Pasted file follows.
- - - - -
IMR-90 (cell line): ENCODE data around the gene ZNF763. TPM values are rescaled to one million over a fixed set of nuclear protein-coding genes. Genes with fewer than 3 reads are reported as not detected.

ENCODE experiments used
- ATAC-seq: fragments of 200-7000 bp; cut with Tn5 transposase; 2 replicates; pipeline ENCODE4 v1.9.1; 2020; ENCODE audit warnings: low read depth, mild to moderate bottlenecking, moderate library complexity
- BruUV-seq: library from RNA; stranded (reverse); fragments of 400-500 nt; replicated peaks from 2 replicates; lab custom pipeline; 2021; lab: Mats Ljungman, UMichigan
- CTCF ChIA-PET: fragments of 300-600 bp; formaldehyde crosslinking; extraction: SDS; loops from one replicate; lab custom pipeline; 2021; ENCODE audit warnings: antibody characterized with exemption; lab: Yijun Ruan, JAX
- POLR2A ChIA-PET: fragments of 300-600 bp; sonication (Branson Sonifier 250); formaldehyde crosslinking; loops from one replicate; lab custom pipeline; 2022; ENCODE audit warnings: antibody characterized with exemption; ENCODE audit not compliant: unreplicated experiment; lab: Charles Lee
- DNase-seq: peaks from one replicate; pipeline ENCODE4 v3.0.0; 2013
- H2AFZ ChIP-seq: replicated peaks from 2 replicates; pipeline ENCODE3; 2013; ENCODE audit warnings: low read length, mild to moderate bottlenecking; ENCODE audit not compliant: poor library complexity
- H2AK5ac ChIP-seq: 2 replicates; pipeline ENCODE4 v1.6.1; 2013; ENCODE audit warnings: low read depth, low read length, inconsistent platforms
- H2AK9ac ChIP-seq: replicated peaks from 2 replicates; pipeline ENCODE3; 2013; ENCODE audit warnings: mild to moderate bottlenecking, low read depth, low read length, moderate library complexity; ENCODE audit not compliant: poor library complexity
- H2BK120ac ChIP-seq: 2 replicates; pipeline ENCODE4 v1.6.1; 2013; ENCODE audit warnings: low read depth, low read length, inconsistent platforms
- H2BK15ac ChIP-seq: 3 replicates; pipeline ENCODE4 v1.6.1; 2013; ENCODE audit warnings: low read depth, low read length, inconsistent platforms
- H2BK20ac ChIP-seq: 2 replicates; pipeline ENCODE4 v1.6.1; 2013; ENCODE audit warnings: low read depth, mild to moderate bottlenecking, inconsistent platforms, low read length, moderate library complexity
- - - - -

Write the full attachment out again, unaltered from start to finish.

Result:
IMR-90 (cell line): ENCODE data around the gene ZNF763. TPM values are rescaled to one million over a fixed set of nuclear protein-coding genes. Genes with fewer than 3 reads are reported as not detected.

ENCODE experiments used
- ATAC-seq: fragments of 200-7000 bp; cut with Tn5 transposase; 2 replicates; pipeline ENCODE4 v1.9.1; 2020; ENCODE audit warnings: low read depth, mild to moderate bottlenecking, moderate library complexity
- BruUV-seq: library from RNA; stranded (reverse); fragments of 400-500 nt; replicated peaks from 2 replicates; lab custom pipeline; 2021; lab: Mats Ljungman, UMichigan
- CTCF ChIA-PET: fragments of 300-600 bp; formaldehyde crosslinking; extraction: SDS; loops from one replicate; lab custom pipeline; 2021; ENCODE audit warnings: antibody characterized with exemption; lab: Yijun Ruan, JAX
- POLR2A ChIA-PET: fragments of 300-600 bp; sonication (Branson Sonifier 250); formaldehyde crosslinking; loops from one replicate; lab custom pipeline; 2022; ENCODE audit warnings: antibody characterized with exemption; ENCODE audit not compliant: unreplicated experiment; lab: Charles Lee
- DNase-seq: peaks from one replicate; pipeline ENCODE4 v3.0.0; 2013
- H2AFZ ChIP-seq: replicated peaks from 2 replicates; pipeline ENCODE3; 2013; ENCODE audit warnings: low read length, mild to moderate bottlenecking; ENCODE audit not compliant: poor library complexity
- H2AK5ac ChIP-seq: 2 replicates; pipeline ENCODE4 v1.6.1; 2013; ENCODE audit warnings: low read depth, low read length, inconsistent platforms
- H2AK9ac ChIP-seq: replicated peaks from 2 replicates; pipeline ENCODE3; 2013; ENCODE audit warnings: mild to moderate bottlenecking, low read depth, low read length, moderate library complexity; ENCODE audit not compliant: poor library complexity
- H2BK120ac ChIP-seq: 2 replicates; pipeline ENCODE4 v1.6.1; 2013; ENCODE audit warnings: low read depth, low read length, inconsistent platforms
- H2BK15ac ChIP-seq: 3 replicates; pipeline ENCODE4 v1.6.1; 2013; ENCODE audit warnings: low read depth, low read length, inconsistent platforms
- H2BK20ac ChIP-seq: 2 replicates; pipeline ENCODE4 v1.6.1; 2013; ENCODE audit warnings: low read depth, mild to moderate bottlenecking, inconsistent platforms, low read length, moderate library complexity